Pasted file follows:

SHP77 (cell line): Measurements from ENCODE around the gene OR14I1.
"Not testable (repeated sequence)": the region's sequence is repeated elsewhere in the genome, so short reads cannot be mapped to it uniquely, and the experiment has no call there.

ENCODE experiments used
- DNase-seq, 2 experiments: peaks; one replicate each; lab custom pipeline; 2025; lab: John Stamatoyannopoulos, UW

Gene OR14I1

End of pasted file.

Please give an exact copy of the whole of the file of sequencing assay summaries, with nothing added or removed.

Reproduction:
SHP77 (cell line): Measurements from ENCODE around the gene OR14I1.
"Not testable (repeated sequence)": the region's sequence is repeated elsewhere in the genome, so short reads cannot be mapped to it uniquely, and the experiment has no call there.

ENCODE experiments used
- DNase-seq, 2 experiments: peaks; one replicate each; lab custom pipeline; 2025; lab: John Stamatoyannopoulos, UW

Gene OR14I1